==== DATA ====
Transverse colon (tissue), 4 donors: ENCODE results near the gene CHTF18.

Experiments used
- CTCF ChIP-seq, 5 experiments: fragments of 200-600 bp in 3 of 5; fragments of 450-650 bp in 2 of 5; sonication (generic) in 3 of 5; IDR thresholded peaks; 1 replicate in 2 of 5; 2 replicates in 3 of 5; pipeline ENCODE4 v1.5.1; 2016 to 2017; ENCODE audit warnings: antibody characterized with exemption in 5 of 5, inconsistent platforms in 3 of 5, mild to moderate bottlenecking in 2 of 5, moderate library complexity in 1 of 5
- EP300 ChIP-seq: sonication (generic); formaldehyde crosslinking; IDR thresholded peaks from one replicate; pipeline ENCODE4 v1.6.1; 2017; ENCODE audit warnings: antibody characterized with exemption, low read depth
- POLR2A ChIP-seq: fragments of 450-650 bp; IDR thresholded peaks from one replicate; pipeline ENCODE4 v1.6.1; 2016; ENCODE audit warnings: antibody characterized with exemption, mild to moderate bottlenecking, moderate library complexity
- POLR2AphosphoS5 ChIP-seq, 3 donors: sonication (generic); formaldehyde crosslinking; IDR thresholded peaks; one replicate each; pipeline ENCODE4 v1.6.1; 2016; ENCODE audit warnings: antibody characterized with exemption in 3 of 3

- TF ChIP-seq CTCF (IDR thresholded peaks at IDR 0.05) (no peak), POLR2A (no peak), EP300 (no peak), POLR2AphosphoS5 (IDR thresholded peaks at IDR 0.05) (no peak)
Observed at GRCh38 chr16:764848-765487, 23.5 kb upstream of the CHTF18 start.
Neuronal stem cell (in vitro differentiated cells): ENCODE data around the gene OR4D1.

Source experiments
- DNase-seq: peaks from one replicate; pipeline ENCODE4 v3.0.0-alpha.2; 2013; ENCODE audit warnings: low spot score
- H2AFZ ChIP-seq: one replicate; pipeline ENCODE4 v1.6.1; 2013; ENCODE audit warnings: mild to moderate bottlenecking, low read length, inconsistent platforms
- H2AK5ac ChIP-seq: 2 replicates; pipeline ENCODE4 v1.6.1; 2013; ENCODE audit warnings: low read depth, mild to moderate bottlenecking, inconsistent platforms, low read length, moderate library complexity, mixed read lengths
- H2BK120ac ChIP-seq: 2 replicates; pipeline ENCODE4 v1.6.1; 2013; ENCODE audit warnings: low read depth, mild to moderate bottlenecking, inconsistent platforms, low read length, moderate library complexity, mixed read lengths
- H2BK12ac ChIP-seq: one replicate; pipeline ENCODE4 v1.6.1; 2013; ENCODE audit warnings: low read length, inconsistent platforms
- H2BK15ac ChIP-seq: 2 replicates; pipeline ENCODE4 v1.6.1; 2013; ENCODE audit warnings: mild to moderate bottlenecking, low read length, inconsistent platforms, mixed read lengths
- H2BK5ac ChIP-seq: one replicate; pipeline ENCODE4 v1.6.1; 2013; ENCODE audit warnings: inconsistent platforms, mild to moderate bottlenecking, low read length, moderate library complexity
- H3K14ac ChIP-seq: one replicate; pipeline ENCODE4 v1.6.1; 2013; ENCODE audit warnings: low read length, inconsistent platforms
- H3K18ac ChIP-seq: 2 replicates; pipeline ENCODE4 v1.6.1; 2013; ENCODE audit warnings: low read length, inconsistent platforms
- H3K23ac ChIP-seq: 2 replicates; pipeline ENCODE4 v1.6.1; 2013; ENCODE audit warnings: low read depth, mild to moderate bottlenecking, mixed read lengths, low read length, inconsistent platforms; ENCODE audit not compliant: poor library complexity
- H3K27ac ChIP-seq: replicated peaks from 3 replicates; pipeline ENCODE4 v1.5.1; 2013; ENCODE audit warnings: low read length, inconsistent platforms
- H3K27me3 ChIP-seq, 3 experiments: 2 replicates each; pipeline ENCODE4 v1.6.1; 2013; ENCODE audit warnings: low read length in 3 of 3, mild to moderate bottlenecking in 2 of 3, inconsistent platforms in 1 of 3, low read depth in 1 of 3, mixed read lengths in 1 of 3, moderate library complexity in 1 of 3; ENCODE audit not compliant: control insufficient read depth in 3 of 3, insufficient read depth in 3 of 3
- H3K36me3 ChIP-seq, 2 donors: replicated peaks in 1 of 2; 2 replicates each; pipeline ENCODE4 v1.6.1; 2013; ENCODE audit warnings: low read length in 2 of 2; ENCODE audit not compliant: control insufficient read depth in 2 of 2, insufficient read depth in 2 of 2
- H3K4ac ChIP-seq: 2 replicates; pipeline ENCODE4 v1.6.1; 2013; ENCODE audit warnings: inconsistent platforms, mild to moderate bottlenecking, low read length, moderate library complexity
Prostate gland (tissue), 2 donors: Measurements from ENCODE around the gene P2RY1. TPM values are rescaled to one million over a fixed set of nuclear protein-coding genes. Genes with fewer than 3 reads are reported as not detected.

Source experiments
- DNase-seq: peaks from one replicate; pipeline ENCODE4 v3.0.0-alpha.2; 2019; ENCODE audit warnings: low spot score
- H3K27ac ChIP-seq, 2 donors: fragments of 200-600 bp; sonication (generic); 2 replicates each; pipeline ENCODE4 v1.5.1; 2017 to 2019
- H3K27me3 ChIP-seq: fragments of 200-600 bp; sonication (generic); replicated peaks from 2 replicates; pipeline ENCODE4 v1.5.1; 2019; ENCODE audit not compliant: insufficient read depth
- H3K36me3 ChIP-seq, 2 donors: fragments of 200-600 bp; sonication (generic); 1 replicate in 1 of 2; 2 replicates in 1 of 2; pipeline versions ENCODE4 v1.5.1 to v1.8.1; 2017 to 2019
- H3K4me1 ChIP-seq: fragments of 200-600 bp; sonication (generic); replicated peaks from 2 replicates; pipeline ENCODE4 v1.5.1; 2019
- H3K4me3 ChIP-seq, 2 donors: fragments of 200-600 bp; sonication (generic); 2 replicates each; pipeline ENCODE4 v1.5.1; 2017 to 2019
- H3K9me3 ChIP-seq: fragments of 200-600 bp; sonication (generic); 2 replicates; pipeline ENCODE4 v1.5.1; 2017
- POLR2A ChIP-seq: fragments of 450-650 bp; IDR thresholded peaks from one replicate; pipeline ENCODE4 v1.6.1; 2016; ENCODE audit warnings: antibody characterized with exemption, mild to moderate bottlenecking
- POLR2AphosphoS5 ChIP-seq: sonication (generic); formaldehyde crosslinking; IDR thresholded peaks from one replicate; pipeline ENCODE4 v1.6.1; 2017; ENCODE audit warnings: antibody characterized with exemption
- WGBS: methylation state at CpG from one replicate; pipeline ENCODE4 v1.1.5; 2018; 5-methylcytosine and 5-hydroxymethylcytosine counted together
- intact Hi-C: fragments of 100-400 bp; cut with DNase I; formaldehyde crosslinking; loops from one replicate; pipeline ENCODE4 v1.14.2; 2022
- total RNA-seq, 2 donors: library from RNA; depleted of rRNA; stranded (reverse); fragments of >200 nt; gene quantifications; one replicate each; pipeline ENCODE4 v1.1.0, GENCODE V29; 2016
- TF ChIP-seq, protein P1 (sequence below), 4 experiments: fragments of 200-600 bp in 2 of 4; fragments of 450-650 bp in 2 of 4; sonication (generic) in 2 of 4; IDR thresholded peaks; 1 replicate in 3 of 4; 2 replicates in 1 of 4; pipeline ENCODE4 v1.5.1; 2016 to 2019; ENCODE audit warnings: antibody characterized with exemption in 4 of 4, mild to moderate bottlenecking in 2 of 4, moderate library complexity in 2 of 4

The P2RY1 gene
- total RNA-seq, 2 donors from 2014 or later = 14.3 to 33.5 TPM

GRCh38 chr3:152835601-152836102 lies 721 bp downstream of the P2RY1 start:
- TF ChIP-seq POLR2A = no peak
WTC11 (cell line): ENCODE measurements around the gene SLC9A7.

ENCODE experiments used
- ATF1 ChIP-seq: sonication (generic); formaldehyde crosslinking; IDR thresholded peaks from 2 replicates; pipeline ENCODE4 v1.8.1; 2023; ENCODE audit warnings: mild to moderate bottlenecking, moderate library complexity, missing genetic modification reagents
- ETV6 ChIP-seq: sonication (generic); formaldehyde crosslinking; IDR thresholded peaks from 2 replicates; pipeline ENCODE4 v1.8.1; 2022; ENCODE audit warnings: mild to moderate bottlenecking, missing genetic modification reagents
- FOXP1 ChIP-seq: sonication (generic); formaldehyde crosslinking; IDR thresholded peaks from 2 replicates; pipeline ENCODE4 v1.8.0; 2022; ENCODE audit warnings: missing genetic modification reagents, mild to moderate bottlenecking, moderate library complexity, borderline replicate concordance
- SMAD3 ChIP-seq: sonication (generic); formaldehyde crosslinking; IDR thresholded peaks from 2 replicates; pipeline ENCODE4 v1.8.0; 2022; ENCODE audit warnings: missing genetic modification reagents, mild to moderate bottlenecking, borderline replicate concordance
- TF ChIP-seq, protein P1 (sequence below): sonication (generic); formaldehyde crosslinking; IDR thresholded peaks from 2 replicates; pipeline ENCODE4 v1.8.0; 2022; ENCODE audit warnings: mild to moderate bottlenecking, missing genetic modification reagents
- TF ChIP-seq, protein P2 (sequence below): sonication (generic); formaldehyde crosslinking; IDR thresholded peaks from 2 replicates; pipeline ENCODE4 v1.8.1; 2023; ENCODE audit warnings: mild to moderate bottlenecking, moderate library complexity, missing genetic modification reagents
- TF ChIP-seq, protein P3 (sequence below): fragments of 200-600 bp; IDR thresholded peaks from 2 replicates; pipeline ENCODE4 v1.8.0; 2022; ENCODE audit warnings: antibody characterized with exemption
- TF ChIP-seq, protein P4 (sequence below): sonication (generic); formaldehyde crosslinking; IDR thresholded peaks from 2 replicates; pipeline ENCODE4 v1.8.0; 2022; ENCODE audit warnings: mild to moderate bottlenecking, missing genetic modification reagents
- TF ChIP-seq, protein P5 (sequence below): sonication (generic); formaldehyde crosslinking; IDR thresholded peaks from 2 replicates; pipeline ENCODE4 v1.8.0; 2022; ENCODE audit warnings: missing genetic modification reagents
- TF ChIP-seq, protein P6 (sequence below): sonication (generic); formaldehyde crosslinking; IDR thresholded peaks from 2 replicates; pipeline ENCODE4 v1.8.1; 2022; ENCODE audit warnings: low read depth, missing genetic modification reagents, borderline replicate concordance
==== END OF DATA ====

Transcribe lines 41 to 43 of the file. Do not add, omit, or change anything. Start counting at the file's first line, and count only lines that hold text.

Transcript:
- total RNA-seq, 2 donors from 2014 or later = 14.3 to 33.5 TPM

GRCh38 chr3:152835601-152836102 lies 721 bp downstream of the P2RY1 start:
- TF ChIP-seq POLR2A = no peak